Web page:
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Cost to Spay or Neuter a Dog In Australia: 2024 Price Guide

Written by: Brooke Bundy

Last Updated on June 21, 2024 by Dogster Team

border collie visiting a vet

Cost to Spay or Neuter a Dog In Australia: 2024 Price Guide

No matter where you live, the decision to spay or neuter your dog isn’t an easy one. In recent years, scores of evidence have advocated for and against desexing your dog, especially if your pup is under 6 months old. Desexing surgery is marginally more expensive in Australia than in the United States, with an average price of about $146.19 AUD ($100 USD). Females are spayed, which is the equivalent of a hysterectomy in humans, and it costs a little more than the male procedure, which is the same as castration. Here’s what to expect if you decide to follow through with the operation in Australia.

The Importance of Spaying/Neutering Your Pet

Most animal shelters in the U.S. and Australia automatically spay or neuter your pet before they’re adopted. This procedure has been enthusiastically adopted in both countries to control the animal population and reduce the number of homeless animals.

If you don’t have a rescue, you may spay or neuter your pet to prevent reproductive cancers such as prostate cancer or ovarian cancer. Since the neuter surgery eliminates male reproductive hormones such as testosterone, castration may also decrease territorial behaviors such as barking and aggression. Owners of female dogs may want to spay their girls to reduce their risk of mammary cancer and not worry about dealing with a menstrual cycle.

Spaying and neutering are both irreversible procedures, however, so it’s important to realize your dog will never be able to produce a litter. That is why it’s important to consider the pros and cons before you commit.

How Much Does Spay/Neuter Surgery Cost?

Spay surgery for dogs costs about $438.57 AUD ($300 USD) on average in Australia. In the United States, it costs $292.38–$584.76 AUD ($200–$400 USD). However, while you probably won’t ever pay more than $730.96 AUD ($500 USD) in the U.S. for a spay procedure, it can cost as much as $877.15 AUD ($600 USD) in Australia for an extra-large breed such as a Great Dane.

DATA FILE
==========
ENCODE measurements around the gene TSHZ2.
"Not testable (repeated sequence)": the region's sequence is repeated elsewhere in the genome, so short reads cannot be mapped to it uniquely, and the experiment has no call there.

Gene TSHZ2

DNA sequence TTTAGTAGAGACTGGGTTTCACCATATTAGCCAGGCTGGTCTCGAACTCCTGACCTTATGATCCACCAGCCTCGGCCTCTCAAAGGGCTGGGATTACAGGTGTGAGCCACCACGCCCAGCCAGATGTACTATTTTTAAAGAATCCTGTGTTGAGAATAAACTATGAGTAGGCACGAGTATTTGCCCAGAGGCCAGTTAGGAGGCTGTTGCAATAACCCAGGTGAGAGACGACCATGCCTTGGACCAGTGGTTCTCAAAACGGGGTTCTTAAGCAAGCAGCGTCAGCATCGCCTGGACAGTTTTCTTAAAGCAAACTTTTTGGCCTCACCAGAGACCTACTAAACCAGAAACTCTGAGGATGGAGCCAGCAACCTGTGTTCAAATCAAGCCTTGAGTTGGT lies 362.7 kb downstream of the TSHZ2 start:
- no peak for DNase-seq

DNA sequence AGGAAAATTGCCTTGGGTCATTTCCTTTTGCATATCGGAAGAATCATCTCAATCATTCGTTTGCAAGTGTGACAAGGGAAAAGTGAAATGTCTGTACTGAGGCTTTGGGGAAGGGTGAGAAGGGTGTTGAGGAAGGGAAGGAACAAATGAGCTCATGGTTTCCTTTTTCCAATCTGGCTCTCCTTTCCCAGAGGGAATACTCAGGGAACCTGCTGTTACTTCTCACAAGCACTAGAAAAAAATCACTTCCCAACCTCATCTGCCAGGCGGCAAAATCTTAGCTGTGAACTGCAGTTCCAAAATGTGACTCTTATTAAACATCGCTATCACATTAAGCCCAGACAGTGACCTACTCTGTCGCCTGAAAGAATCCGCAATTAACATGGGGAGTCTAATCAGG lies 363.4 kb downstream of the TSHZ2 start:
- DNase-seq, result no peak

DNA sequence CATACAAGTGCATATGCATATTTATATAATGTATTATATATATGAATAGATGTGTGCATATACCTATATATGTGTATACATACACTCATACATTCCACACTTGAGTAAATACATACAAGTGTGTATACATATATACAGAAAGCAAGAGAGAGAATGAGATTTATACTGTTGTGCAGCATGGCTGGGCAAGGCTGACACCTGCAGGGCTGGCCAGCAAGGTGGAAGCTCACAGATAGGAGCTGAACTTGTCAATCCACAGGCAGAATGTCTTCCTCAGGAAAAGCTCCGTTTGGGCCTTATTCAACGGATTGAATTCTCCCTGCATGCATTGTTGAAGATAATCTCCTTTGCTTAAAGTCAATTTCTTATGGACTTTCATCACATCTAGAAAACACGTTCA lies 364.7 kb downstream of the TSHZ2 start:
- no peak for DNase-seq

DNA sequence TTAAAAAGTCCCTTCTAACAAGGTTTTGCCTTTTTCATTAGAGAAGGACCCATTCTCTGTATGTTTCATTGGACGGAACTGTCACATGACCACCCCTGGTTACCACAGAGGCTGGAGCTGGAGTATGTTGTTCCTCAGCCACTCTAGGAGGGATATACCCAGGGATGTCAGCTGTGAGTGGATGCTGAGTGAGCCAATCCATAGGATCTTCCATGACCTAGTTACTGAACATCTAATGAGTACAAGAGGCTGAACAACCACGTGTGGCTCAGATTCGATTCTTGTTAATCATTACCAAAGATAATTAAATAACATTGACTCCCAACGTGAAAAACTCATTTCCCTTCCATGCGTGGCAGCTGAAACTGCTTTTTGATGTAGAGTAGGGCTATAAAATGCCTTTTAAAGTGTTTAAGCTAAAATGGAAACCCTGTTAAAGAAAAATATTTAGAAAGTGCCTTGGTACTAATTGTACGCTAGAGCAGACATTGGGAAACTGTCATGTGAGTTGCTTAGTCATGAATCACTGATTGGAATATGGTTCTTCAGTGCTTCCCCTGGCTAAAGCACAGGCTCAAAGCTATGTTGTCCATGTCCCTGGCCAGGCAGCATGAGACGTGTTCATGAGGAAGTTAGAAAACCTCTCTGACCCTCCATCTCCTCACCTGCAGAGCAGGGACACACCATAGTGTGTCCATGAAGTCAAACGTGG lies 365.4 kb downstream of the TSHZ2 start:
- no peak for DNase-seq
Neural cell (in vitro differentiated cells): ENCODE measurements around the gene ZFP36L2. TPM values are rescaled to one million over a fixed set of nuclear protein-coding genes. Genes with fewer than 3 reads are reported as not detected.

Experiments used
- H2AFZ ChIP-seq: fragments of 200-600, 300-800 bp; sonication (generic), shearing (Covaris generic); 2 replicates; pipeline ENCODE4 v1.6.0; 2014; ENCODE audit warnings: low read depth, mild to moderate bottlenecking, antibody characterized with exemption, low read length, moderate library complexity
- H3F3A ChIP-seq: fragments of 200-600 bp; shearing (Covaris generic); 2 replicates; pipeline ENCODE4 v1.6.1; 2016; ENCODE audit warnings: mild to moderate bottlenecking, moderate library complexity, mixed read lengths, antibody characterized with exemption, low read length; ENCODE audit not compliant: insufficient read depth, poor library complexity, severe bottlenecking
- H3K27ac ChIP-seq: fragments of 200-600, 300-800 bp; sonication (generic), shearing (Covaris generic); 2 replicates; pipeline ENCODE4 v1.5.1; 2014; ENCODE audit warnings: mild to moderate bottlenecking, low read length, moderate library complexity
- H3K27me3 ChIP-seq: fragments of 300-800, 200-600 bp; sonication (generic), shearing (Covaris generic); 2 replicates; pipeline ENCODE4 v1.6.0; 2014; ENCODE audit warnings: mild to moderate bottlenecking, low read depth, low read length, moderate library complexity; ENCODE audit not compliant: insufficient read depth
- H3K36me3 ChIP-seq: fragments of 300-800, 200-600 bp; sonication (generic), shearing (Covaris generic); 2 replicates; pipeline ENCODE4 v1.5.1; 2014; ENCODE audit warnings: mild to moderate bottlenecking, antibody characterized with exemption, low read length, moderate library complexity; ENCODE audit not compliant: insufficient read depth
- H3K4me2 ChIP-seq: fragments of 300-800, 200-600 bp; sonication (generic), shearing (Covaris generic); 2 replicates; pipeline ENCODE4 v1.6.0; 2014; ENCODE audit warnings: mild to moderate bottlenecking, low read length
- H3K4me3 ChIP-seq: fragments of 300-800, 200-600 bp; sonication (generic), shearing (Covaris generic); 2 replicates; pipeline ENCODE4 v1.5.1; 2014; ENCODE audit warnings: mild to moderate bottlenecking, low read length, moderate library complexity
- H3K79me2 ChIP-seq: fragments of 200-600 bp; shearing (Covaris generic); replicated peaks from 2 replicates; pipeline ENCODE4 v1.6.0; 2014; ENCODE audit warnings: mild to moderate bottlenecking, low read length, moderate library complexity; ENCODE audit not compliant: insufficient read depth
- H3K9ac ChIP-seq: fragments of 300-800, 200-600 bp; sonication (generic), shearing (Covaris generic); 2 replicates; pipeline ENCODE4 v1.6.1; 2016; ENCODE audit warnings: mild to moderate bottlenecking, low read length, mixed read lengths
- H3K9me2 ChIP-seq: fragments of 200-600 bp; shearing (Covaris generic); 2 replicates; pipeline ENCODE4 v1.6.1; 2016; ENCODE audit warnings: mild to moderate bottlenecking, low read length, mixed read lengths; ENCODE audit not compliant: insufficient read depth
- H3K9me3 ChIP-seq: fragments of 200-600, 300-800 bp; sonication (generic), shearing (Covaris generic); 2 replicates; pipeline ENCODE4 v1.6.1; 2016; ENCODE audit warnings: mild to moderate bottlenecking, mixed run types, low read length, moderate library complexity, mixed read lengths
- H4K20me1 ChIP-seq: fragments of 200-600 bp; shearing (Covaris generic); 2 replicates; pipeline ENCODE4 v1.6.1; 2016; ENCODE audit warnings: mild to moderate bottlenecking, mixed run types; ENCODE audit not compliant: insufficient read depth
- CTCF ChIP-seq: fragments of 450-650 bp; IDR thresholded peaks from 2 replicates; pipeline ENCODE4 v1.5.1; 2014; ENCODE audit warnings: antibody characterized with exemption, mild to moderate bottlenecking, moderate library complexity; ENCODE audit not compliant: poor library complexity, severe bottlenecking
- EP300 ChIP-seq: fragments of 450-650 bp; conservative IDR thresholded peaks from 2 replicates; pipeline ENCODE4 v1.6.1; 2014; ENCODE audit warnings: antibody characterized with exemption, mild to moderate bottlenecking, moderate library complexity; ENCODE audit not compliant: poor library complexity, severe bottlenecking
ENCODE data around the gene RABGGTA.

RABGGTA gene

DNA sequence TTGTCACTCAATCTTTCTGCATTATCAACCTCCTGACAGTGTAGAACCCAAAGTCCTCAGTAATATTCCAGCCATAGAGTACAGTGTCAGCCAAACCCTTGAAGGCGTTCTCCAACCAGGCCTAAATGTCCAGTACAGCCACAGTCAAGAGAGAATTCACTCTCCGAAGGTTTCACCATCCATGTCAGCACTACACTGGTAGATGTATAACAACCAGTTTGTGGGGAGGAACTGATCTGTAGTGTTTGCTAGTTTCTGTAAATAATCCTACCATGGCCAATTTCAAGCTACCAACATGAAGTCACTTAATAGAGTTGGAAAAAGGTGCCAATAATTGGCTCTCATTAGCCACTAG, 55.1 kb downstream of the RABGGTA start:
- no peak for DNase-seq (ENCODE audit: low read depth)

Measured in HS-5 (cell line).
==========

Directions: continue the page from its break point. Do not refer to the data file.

A small breed spay can be even cheaper than average, and there are low-cost ways to have your dog spayed, such as using government vouchers or even seeing if your nearby animal shelter offers a discount spay program. In general, spays are more expensive than neuters because they’re more invasive since they internally remove the uterus, ovaries, and fallopian tubes.

neutering dog
Image Credit: Simon Kadula, Shutterstock

Neutering is much simpler and cheaper. Typically, this surgery costs around $263.14 AUD ($180 USD) but no more than $730.96 AUD ($500 USD) for a very large dog. Unlike spaying, neutering isn’t usually an invasive surgery since it just removes the testicles from the scrotum. The only exception is if the procedure is performed on a young pup whose testicles haven’t descended. This becomes a more invasive internal surgery that’s also more expensive, with an estimated $146.19 AUD ($100 USD) additional fee.

In Australia, you may qualify for a low-income discount the National Desexing Network offers. Additionally, July is National Desex Month, so many veterinary clinics offer discounts during that time to encourage sterilization.

Additional Costs to Anticipate

The cost of spay or neuter surgery includes preoperative blood work, anesthesia, and the surgery. You’ll need an E-collar or a cone for your dog to wear in the days following surgery, as well as arrange a sitter if you can’t stay home with your dog for the next week or two following surgery. You’ll need to keep a close eye on them, making sure their stitches don’t tear and their incision site remains clean to prevent infection.

Does Pet Insurance Cover Spay/Neuter Surgery?

Most pet insurance policies won’t cover spay/neuter surgery since desexing is a planned procedure, not an emergency or illness. However, a few companies provide spay/neuter reimbursements in their wellness plan that will pay for some or all of it. If you already have pet insurance, call them to ask if spay/neuter is included in your plan.

Otherwise, you can include a wellness policy when you sign up for pet insurance to ensure coverage. Of course, since desexing is a one-time, planned procedure, you might decide it’s worth it to save your wellness allotment for another event you’re not anticipating.

Dog Spaying
Image Credit: Kyla Metzker, Shutterstock

Conclusion

The cost to desex your dog in Australia depends on the vet clinic, the dog, and whether it’s a spay or neuter procedure. Generally, spays are more expensive than neuters because they’re more invasive, but neutering a male whose testicles haven’t dropped can match the price since it’s a more complicated surgery. Since dog sterilization is irreversible, it’s important to fully research the procedure before you decide so that you can make the right choice for your pup, at the right time.


Featured Image Credit: Kamil Macniak. Shutterstock

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